Twelve hours on the road. That’s how long we’d been out on this epic day trip visiting the Ancient Cities and that was before we even got to the Royal Rock Temple in Dambulla for our final stop! My wife was a bit buddha’d out so decided to sit this one out and remained in the van whilst I rushed off to explore it relatively quickly.
There were some lovely views of the surrounding countryside (below) as I hiked the 150 metres or so up to the temple. The rain was drizzling a bit as it tended to do for short periods every day whilst we were in Sri Lanka. We got quite lucky really as the forecast had predicted thundery showers for the whole of our trip!
The rock temple consists of five separate caves featuring buddha images aplenty. On top of the many we’d already seen in Polunnurawa and Sigiriya that day, it was an uncountable number starting off with a 15 metre long reclining one (above) in the first cave. The caves after that all seemed to blend into one as I saw more and more buddhas of all sizes and positions.
It cost 1500 rupees (approximately £7 or $10) to enter which would be ok if it wasn’t for the blatant discrimination as this price is only for foreigners. This was a common theme at many sights in Sri Lanka and is nothing new to me as I’ve experienced such dual pricing systems in the likes of India, Vietnam, Cambodia and Thailand to name just a few. The locals pay only a small fraction of the foreigners price and it is a controversial area for many people, particularly those who have lived in such countries for years. It sure must be frustrating for them but I think it’s unfair to compare it to the UK or other western countries. Thankfully I only encounter such situations a few times each year when on holiday so don’t get too worked up about it. However, the constant asking of “donations” at these sacred places was a little annoying as it’s not really a donation when you’re pretty much forced to pay them! Anyway, I digress! Let’s get back to the caves and the buddha images as that’s what this post is all about. This really is a fantastic must-see place but on the back of a long day and so many places it would probably be forgotten if it wasn’t for having to write this post!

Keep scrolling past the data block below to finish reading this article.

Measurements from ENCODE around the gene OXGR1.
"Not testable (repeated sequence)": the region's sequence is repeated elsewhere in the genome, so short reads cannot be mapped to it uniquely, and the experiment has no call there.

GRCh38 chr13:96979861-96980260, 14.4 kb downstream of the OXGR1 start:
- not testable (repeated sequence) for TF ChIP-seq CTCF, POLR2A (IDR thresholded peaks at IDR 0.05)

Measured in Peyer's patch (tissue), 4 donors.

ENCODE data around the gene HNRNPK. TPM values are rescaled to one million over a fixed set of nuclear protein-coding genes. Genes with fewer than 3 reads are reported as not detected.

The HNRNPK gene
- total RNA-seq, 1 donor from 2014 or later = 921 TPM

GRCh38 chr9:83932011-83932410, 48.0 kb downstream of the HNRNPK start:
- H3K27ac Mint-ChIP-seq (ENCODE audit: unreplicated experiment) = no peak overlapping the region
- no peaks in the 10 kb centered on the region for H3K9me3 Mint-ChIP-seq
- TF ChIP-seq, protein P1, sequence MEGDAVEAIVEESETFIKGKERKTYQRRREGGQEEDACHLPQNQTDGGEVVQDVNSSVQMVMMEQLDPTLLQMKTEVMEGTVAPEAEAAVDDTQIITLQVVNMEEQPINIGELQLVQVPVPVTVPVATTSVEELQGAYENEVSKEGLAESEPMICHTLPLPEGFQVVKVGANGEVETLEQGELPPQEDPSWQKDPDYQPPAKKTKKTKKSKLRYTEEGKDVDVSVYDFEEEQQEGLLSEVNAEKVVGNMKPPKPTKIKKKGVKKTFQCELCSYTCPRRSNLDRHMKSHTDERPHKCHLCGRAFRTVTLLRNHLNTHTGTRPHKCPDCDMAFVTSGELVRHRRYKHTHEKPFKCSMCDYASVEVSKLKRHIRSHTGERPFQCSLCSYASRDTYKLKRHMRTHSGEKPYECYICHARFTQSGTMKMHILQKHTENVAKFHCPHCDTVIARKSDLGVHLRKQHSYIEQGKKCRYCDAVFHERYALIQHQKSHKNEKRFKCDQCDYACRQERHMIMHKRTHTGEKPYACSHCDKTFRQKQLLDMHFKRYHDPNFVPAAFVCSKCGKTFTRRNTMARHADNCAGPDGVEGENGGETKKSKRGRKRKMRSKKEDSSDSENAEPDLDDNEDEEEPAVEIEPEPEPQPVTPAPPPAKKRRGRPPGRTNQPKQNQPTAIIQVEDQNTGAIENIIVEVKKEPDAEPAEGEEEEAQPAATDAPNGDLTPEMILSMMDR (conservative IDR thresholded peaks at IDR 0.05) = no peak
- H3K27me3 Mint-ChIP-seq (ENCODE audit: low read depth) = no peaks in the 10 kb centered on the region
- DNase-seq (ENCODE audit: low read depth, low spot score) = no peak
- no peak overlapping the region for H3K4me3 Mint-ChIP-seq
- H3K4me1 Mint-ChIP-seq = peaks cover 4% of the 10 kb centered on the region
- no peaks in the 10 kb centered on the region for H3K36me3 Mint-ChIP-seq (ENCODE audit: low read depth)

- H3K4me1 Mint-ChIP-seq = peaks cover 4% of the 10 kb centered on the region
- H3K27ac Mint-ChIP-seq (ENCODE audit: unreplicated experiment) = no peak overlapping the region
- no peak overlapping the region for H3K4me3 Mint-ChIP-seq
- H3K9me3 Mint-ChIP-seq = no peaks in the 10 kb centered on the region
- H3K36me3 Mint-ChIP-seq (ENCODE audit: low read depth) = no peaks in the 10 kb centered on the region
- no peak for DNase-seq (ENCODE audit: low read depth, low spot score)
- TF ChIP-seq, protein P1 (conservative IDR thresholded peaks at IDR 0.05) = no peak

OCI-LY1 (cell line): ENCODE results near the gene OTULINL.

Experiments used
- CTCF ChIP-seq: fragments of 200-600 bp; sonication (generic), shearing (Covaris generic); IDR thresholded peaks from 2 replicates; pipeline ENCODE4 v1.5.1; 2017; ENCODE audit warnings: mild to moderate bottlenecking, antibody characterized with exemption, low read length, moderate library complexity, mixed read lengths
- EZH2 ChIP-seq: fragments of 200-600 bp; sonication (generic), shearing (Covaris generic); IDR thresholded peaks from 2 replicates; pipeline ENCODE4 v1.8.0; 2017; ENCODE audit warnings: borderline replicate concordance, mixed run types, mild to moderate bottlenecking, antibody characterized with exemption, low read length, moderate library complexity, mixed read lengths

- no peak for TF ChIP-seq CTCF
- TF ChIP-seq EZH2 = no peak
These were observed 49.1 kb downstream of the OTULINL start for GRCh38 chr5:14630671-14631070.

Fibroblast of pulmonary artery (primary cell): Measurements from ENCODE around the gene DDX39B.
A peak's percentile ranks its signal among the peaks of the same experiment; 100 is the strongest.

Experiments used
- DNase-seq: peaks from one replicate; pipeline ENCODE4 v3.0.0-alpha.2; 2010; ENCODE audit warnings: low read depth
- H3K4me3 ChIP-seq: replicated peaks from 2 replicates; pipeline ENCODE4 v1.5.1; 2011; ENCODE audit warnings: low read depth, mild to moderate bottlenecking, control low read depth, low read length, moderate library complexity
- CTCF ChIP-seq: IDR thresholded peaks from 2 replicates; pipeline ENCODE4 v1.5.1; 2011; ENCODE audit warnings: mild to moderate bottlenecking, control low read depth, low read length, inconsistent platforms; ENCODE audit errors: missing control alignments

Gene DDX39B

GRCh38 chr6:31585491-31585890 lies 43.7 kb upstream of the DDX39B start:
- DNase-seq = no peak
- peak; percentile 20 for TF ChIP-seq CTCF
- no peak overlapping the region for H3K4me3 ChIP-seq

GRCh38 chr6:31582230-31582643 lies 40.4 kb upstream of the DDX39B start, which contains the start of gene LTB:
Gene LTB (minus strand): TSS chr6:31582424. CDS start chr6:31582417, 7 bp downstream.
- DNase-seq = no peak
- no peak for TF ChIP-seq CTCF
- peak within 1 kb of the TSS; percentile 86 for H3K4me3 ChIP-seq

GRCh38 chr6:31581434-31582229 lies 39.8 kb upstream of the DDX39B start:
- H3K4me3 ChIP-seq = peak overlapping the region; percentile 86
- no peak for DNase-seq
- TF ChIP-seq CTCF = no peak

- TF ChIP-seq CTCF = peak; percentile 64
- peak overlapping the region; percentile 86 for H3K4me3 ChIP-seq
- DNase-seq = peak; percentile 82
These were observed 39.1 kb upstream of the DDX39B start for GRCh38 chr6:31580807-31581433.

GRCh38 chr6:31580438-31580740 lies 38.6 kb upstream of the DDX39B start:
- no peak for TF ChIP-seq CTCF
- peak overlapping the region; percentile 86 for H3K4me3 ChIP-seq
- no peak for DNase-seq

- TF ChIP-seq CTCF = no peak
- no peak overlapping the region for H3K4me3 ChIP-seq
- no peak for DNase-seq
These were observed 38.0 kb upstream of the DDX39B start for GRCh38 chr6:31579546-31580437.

Amazingly, that rock temple still wasn’t the end of the buddhas as there was a slightly tacky 30 metre golden buddha (below) at the foot of the hill. Thankfully I don’t mind kitsch and in a way I was not too surprised that Japan helped fund the building of this structure less than two decades ago.
Before all that, shortly after leaving Polonnaruwa, we stopped very briefly by the side of the road to see this fairly impressive buddha statue (below) standing next to a lake.
What followed was even more breathtaking for us though not that the pictures below show it too well. Life through a lens isn’t always best and we were delighted to see some elephants in the wild and there were even a couple who made it on to the road in their quest to find food.
Rewinding back even further, we stopped off for a buffet lunch. No doubt our driver/guide was on some kind of commission to take us there but sometimes you’ve just go to go with the flow and 850 rupees ($5) was still a bargain for such a vast selection of stuff.
Click here to read ‘Sri Lanka 2017 Pt V: Colombo’